British synonymy; or, An attempt at regulating the choice of words in familiar conversation: Inscribed, with sentiments of gratitude and respect, ...
Printed for G. G. and J. Robinson, 1794
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adjectives admiration adverbs Aldus Manutius beautiful believe called cern certainly character Christian creature DEGRA DEISM delight dignity Doctor Johnson Dunciad elegant eminent endure English epigram epithets example expression fame fancy Faustus Socinus favourite fellow fense foreigners France French give honour human humour idea implies Johnson justly king lady language laugh least less mankind manner mean meantime mind mous Narses nation nature nearly synonymous neighbours never nonymous observe once Ovid passion perhaps periphrasis person pleasing pleasure Pope praise pretty prince reason recollect rience Samuel Johnson scarce seems shew shewn SOCINIANISM Sorano speak spirit strictly synonymous substantives surely syno synony tain talk tautology tell temper thing tion tive trick true turally Turenne turn valour verbs virtue whilst wholly wife word
Page 375 - You taught me language; and my profit on't Is, I know how to curse : The red plague rid you, For learning me your language ! Pro.
Page 153 - Let not princes flatter themselves. They will be examined closely, in private as well as in public life: and those, who cannot pierce further, will judge of them by the appearances they give in both. To obtain true popularity, that which is founded in esteem and affection, they must, therefore, maintain their characters in both; and to that end neglect appearances in neither, but observe the decorum necessary to preserve the esteem, whilst they win the affections of mankind.
Page 358 - ... the gamester, light and jolly, There the lender, grave and sly. Wealth, my lad, was made to wander, Let it wander as it will ; Call the jockey, call the pander, Bid them come and take their fill. When the bonny blade carouses, Pockets full, and spirits high — What are acres ? what are houses ? Only dirt, or wet or dry. Should the guardian friend or mother Tell the woes of wilful waste; Scorn their counsel, scorn their pother, — You can hang or drown at last.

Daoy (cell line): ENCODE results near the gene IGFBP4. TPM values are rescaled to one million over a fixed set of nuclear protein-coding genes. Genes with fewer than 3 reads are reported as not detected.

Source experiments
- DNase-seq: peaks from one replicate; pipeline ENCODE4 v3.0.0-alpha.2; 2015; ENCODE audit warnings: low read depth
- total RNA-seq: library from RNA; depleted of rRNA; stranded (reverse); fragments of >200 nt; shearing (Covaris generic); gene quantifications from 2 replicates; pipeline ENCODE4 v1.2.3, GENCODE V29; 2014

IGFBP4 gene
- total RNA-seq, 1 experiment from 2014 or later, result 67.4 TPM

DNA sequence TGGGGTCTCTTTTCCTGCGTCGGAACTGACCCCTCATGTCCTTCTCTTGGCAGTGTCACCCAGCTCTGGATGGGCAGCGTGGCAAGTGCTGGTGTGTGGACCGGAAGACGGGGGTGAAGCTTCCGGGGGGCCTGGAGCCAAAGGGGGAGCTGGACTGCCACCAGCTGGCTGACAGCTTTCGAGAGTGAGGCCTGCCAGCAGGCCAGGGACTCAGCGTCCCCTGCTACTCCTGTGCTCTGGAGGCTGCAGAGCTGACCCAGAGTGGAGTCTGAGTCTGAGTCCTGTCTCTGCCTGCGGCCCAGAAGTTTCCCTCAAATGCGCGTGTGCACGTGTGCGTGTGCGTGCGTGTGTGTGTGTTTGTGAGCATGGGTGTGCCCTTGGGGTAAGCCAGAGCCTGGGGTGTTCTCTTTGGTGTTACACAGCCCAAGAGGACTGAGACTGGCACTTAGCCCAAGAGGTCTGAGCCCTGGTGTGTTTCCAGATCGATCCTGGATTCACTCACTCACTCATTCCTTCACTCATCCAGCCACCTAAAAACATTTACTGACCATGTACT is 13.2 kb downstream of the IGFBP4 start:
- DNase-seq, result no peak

Page 61 - These Aldus printed, those Du Sueil has bound. Lo, some are vellum, and the rest as good For all his Lordship knows, but they are wood. For Locke or Milton 'tis in vain to look, These shelves admit not any modern book.
Page 324 - Ten cenfure wrong, for one who writes amifs ; A fool might once himfelf alone expofe, Now one in verfe makes many more in profe. Tis with our judgments as our watches, none Go juft alike, yet each believes his own.
Page 45 - The liquid lustre darted from her eyes ? Each look, each motion wak'da new-born grace, That o'er her form its transient glory cast : Some lovelier wonder soon usurp'd the place, Chas'd by a charm still lovelier than the last.
Page 363 - ... lands ; Cruel as death, and hungry as the grave ! Burning for blood ! bony, and gaunt, and grim...
Page 218 - Fame, which is juft come out : but my fentiments about it you will fee better by this Epigram : What's Fame with Men, by cuftom of the Nation, Is call'd in Women only Reputation : • About them both why keep we fuch a pother ? Part you with one, and I'll renounce the other.
Page 19 - is rather the hasty and injudicious attribution of excellence, somewhat beyond the power of attainment, to the object of our affection." Both these definitions may possibly be included in fondness; my own idea of the whole may be found in the following example: Amintor and Aspasia are models of true...